Dental Fillings: Costs, Types And More

Dental Fillings

Do you have cavities? Are you wondering about the types of dental fillings available to you?

Cavities are caused by a number of oral health issues. You may, for example, eat a lot of sugary foods and not be cleaning your teeth well enough. Cavities are permanently damaged areas that eventually become tiny openings or holes in your teeth.

Fillings are artificial substances that fill in the gaps of decayed, broken, or damaged teeth.

What do you need to know about dental filling types?

Let’s take a look.

Benefits of Dental Fillings

If you haven’t been to the dentist in a while, the thought of getting a filling may seem overwhelming initially.

But it’s important to get a dental filling when your dentist recommends one. It enhances support and uniformity throughout your mouth.

Fillings can also prevent infection and further damage to your teeth by food particles and bacteria. This includes more tooth decay and gum disease.

Fillings will serve to improve tooth function, as you will now be able to chew without pain. It will also help you to restore the structure of your smile.

Yet not all fillings are the same. You’ll need to talk to your dentist about your options before you get started.

Composite Resins

Resins are tooth-colored. They provide strong durability and resistance to pressure from chewing. Resins can be used on either your back or front teeth.

Tooth-colored fillings are quick and the procedure is virtually painless. They will blend in with your surrounding tooth structure, so folks won’t notice your filling when you’re laughing or yawning.

Resin-colored fillings can last you for ten years or more. They can also help you to maintain more of your natural tooth structure. Unlike some other tooth filling types, resin fillings are mercury-free.

The average composite filling costs around $207. The actual cost to you will depend upon a number of factors, including your dental insurance.

Amalgam Fillings

Amalgam fillings get made up of a mixture of metals, including liquid mercury and silver. With insurance, you can expect to pay around $110 to $200.

Amalgam fillings are quite durable and can withstand lots of wear and tear. Generally, you can chew and eat as much as you want without breaking the filling. Amalgam fillings are also long-lasting, enduring ten to twelve years before they need to get replaced.

Fillings in baby teeth are often made from amalgam. They can help prevent any further damage to teeth or gums.

Gold Fillings

Gold fillings are known for being quite long-lasting. In fact, they may last anywhere from ten to fifteen years.

Gold fillings are also quite strong and can withstand a lot of force with chewing. They can, however, cost anywhere from $250 to over $4,500. Your insurance may be able to help you keep the cost down.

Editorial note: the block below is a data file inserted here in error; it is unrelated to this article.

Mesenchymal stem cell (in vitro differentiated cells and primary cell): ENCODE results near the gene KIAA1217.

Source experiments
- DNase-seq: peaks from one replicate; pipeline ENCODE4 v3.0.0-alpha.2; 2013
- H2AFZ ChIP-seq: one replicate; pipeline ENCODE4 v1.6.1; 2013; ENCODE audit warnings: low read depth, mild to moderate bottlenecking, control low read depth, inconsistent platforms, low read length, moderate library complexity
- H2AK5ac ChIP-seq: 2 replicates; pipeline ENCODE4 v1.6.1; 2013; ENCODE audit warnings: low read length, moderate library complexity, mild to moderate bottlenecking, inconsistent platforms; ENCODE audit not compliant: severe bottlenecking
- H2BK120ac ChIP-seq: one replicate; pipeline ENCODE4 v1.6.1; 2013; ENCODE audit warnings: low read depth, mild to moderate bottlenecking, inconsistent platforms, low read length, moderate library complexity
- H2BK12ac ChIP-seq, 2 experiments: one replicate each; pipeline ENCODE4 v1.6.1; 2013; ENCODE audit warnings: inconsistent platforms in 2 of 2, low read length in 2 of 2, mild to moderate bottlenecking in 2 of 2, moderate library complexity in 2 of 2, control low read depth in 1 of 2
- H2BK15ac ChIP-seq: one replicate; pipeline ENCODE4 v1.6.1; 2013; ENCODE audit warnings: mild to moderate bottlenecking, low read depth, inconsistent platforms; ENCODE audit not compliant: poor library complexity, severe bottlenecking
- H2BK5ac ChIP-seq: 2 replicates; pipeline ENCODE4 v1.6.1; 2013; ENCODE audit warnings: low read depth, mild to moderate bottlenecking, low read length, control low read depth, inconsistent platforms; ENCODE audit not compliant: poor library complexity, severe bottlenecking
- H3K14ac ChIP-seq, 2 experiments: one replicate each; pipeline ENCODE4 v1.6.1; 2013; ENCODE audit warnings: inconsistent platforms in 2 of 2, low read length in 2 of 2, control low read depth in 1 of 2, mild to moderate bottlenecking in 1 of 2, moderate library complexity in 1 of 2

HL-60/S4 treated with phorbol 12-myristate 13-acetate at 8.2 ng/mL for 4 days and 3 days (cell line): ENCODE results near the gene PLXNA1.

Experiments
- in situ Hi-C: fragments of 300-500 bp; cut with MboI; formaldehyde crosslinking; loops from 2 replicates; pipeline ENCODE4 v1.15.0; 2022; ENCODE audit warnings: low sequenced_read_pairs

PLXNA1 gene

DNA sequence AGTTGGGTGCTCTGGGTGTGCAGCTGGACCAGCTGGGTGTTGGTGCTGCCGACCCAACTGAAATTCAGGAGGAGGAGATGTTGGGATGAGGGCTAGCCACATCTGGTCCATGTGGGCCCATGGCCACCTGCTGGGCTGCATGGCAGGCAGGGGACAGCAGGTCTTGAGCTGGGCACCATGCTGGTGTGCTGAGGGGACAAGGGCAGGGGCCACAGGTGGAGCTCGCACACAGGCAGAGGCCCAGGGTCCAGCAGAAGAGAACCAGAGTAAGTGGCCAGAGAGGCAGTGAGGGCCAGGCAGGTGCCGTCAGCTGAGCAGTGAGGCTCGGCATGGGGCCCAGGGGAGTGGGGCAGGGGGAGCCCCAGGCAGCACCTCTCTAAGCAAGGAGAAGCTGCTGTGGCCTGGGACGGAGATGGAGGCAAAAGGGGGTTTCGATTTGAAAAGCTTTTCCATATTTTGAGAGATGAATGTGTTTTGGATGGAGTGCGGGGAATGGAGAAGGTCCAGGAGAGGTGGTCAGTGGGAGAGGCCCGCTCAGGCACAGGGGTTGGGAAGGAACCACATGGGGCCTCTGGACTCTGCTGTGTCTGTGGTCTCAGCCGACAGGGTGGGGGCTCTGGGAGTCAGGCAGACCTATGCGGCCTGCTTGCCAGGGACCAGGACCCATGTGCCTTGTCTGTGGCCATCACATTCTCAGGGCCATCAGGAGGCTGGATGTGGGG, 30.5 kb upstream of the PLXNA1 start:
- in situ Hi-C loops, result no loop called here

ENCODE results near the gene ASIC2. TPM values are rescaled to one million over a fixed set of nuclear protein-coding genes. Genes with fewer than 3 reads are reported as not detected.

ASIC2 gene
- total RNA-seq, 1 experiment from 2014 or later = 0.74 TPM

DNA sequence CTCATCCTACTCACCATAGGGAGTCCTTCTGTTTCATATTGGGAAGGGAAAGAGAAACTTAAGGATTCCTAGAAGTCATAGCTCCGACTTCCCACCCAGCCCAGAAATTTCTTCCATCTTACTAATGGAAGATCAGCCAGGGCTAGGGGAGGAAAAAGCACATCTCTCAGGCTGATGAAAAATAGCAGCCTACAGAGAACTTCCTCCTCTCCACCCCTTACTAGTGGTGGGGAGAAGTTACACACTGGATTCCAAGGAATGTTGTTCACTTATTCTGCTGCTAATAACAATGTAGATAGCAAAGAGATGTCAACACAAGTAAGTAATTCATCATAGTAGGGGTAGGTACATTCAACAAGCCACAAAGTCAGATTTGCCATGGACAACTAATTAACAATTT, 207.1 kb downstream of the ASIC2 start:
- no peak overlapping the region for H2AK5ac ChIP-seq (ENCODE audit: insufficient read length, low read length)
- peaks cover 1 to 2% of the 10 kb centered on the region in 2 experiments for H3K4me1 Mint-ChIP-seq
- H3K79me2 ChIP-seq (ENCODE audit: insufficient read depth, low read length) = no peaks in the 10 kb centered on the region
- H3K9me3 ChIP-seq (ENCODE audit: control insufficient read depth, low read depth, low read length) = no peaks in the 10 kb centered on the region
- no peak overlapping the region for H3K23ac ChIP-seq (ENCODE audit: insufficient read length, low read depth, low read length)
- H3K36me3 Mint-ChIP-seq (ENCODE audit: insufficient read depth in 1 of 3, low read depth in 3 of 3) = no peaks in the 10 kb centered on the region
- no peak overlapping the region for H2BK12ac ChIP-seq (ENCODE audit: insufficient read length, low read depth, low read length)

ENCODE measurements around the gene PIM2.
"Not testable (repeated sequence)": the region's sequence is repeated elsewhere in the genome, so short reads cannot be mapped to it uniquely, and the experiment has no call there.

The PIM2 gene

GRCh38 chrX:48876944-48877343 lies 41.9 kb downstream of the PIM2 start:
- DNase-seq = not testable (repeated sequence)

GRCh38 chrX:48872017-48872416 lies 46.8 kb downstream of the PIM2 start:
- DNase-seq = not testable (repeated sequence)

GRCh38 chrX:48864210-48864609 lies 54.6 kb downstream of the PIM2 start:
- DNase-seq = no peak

Porcelain Fillings

The porcelain used in porcelain fillings is compact and durable. It can also get tinted to match the natural shade of your teeth.

Porcelain won’t expand or contract under pressure the way a metal filling would. They maintain their shape, and size, as well as the integrity of your original tooth.

Porcelain fillings are quite durable and stable, lasting up to thirty years or more. They are also wear-resistant.

Porcelain fillings, however, cost anywhere from $250 to $4,500, depending upon a number of factors, just as gold fillings do.

Affording Fillings

The cost of dental fillings is impacted largely by the material you choose. Factors such as the placement of the filling, the tooth’s function, and your dentist’s experience will also play a role. You can also expect to pay more for fillings in more urban locations.

Your dental insurance should cover a basic filling. However, your deductible and level of coverage will impact this.

Before you agree to get a filling, you’ll also want to find out whether or not a particular filling material is covered. You can find this out from your HR representative or insurance company customer service department.

If you don’t have insurance, find out from your dentist if they can provide a payment plan. This will allow you to pay the filling off a little each month so that it fits nicely into your budget. You may also be able to get a discount for paying for the entire treatment upfront.

Some dental offices also offer discounts for firefighters, police officers, or veterans. Ask the staff at your dental office what is available.

If you don’t have insurance, it’s worth it to find out if your employer has a Health Savings Account (HSA) available as part of your benefits package. These allow you to put aside a certain amount of tax-sheltered money each month that will get used for healthcare expenses. These can include dental procedures, vision products, and prescriptions.

If you don’t have an HSA available, you can ask about a Flexible Spending Account (FSA.) These are similar in that you can put aside money each month that won’t get taxed in order to save for dental expenses.

Unlike an FSA, an HSA is owned by you rather than your employer. This means you can rollover any unused funds to the next year.

Smiling On

If you’ve got cavities, there are a number of types of fillings available to you. With a little research, you can find the right option. Your oral health and smile will be thanking you for years to come!

Dental Fillings: Costs, Types And More

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